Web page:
Monthly Archives: August 2016

Earth Science Strategies, #1: Using Models

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Picking the Right Earth Science Strategies for the Very Young

Have you ever tried to teach about something vast, to little children who think their dad is huge? Or have you ever tried to explain why we have seasons, or night and day, to a five-year old?

Often, our classroom resources don’t help us. They are often written by science experts who work with older students. So, the earth science strategies and materials we are given in these lessons are ones meant for big kids. Furthermore, it seems that they simply water down the concepts, or take away the “hard” ideas, for preschool and kindergarten …  And what we have left isn’t what we know our kids can learn!

Beyond Rocks and Minerals: Big Ideas for Small People

What SHOULD little ones know about the Earth’s surface?

By the end of kindergarten, children should understand the following big earth science ideas:

  • Systems in the natural world have parts that work together;
  • Models are used to represent relationships in the natural world.

In this post, you will learn two earth science strategies that can help you teach these big earth science ideas, to even the littlest Einstein:

  1. Using models of the Earth and its features;
  2. Working with hands-on materials to explore the structure of the Earth.

By including carefully chosen classroom materials and using models of big ideas, you can teach big earth science ideas in an easy-to-understand and age-appropriate way.

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Using models makes understanding huge things – like mountain ranges – easier for young children. {Photo credit: (c) Karyn Christner, 2007 via Creative Commons}

What are Models?

A model is something that is used to explain an important idea or process, especially if it is very abstract or hard to see. It might be a physical model (such as a scale model of a monument or a diagram of a plant cell. But it could also be numerical (such as the equation length x width x height = volume), or verbal (“I before e, except after c”). Today we will be focusing on physical models.

Earth science strategies that include the use of models help young children learn about the Earth’s systems. First of all, they can represent something that is otherwise hard to imagine. In earth science, where we are teaching about huge things (planets, solar systems, stars), this is extremely important. Second, models of these things help children see how the parts work together in a system. Furthermore, a child who can physically move the parts of a model benefits even more.

What is NOT a Model?

Many people confuse replicas with models. A replica is just a copy (usually miniature) of another object. Kids playing with plastic animals in a sensory table are engaging in replica play. The plastic animals aren’t models, as they don’t explain an important concept, relationship or process.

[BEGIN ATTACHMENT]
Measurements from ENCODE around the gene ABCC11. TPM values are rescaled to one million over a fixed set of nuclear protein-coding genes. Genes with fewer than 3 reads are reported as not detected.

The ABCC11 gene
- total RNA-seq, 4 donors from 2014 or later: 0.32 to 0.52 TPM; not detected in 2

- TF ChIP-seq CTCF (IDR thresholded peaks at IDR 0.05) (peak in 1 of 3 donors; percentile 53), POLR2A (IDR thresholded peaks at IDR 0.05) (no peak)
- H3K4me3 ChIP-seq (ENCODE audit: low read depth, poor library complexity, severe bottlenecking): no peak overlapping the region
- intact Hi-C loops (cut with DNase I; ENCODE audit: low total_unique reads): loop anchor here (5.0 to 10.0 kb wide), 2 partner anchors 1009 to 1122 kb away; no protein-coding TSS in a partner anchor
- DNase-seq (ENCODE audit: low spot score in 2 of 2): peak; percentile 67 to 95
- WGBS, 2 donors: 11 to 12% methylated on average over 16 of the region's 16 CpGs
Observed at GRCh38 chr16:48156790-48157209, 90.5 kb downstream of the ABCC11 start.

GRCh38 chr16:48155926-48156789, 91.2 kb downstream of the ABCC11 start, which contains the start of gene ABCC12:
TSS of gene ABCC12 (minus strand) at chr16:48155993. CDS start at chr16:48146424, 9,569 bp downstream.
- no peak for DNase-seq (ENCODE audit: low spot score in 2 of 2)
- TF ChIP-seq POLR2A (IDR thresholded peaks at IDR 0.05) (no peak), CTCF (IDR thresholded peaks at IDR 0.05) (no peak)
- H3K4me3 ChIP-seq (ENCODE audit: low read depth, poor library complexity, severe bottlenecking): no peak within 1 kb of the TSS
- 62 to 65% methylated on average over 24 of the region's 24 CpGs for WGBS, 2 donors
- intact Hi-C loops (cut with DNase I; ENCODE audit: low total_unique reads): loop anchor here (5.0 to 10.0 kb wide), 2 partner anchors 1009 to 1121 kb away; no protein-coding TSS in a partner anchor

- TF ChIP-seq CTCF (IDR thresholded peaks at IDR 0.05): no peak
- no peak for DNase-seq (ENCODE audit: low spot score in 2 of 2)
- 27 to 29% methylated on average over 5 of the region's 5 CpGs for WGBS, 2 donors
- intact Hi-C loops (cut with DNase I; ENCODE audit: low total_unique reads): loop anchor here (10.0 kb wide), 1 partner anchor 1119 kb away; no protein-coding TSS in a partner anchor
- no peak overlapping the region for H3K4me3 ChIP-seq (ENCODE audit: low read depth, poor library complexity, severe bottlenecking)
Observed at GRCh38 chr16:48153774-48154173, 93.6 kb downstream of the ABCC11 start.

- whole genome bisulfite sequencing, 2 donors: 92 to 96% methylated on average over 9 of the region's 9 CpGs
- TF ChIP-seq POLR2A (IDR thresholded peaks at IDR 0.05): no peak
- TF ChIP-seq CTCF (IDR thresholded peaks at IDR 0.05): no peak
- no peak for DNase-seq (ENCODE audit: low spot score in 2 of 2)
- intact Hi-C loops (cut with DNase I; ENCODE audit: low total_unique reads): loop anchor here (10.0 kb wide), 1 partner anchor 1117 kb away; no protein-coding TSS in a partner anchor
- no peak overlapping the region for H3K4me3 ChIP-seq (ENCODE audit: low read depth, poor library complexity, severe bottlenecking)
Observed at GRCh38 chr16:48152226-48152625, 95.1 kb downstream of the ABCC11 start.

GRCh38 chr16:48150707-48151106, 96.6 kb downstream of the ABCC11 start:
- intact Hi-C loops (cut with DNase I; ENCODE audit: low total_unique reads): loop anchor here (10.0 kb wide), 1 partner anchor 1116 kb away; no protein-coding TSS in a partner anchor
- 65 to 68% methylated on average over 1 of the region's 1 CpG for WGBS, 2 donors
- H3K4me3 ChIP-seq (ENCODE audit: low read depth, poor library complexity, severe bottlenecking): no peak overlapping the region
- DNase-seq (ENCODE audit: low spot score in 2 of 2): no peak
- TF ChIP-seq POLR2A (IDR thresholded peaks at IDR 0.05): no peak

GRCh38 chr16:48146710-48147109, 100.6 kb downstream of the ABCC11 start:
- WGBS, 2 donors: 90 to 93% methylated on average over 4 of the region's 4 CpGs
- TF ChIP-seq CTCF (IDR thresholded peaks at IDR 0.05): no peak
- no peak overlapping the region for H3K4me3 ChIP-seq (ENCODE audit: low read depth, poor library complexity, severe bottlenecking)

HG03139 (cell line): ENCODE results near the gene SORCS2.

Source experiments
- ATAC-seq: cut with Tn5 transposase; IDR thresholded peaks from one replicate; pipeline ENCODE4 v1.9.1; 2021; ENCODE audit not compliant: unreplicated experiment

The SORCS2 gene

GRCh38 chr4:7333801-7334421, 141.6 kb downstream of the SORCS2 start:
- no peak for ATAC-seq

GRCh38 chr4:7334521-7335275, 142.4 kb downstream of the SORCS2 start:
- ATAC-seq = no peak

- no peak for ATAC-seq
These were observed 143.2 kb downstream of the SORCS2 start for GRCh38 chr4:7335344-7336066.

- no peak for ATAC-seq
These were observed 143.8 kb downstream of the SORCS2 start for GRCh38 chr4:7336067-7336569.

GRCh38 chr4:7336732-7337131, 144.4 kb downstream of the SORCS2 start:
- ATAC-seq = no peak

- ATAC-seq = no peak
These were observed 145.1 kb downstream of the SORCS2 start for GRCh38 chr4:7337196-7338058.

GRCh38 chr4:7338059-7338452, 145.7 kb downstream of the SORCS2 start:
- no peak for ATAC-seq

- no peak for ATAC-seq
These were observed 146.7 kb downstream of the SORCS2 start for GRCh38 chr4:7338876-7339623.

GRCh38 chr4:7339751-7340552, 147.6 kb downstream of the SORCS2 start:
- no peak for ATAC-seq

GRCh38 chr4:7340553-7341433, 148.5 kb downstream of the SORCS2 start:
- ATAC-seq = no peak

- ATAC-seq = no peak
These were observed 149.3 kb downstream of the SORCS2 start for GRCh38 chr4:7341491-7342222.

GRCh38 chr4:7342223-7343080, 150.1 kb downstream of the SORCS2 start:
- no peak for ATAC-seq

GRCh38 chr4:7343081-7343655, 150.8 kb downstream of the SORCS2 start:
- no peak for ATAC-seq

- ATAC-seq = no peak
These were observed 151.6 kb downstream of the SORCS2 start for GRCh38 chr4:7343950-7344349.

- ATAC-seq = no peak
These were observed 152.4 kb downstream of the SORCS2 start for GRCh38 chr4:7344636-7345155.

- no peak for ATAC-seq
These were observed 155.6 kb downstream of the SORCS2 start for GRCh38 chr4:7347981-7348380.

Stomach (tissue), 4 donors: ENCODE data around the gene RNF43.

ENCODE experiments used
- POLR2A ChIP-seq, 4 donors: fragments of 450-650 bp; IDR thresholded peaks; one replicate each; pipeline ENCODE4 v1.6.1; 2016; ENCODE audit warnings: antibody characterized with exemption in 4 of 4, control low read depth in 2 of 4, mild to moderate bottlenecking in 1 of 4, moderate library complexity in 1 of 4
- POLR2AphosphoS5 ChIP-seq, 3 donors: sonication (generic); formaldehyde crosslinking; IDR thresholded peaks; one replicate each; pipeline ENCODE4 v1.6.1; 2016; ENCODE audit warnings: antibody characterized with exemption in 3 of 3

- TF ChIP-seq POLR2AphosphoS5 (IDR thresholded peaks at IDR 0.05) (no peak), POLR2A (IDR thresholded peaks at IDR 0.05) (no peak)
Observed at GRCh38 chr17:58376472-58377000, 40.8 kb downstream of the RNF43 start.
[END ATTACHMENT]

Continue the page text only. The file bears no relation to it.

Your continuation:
Sometimes, we use activities that we THINK are earth science strategies that use models, but which aren’t. A well-known, and much-loved, example is the volcano that erupts using baking soda and vinegar. It’s fun, but it doesn’t teach students the important information about volcanoes:

  • their structure
  • relationships between the part above the Earth’s surface and materials below
  • the process of eruption
  • role of lava in forming the volcanic cone…

So, if you can’t answer the question, “What did you learn about the relationship between ______ and ______?” using a model, then it isn’t a model!

Models and Hands-On Materials for Kindergarten Earth Science

How do we select the best models for teaching earth science? Let’s look at early childhood programs based on Montessori, Charlotte Mason and Reggio Emilia ideas. Here, we find a number of good types of classroom supplies used to teach little ones, and see what earth science strategies use them. You will find these materials a help in teaching earth science to early learners, no matter where you teach.

Here are three kinds of science models that have withstood the test of time and are effective, hands-on ways to help young children understand concepts in earth science:

1.       Globes

First up in our list of earth science models is the globe. Globes are smaller-scale representations of the Earth. By using globes in earth science, students learn that the Earth is a sphere, surrounded by space, and that the oceans and land masses on its surface interact with one another in a global system.

Many Montessori classrooms also show the difference between the land masses and the oceans by using sandpaper to cover the continents of the Earth. As a result, students learn that there is a pattern to how the globe shows land and water in both color and texture, and the distribution of land and water over the Earth’s surface. Globes can also be used in demonstrations involving light sources, to help students understand day and night, and seasons.

Some globes split in two, revealing the layers of the Earth within. In this way, the model is used to show the relationship between the land masses on the surface and the materials deep within the Earth.

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Using globes helps young children understand the Earth’s position in space. {Photo Credit: (c) Jon Jordan, 2012 via Creative Commons}

2.       World Map Puzzles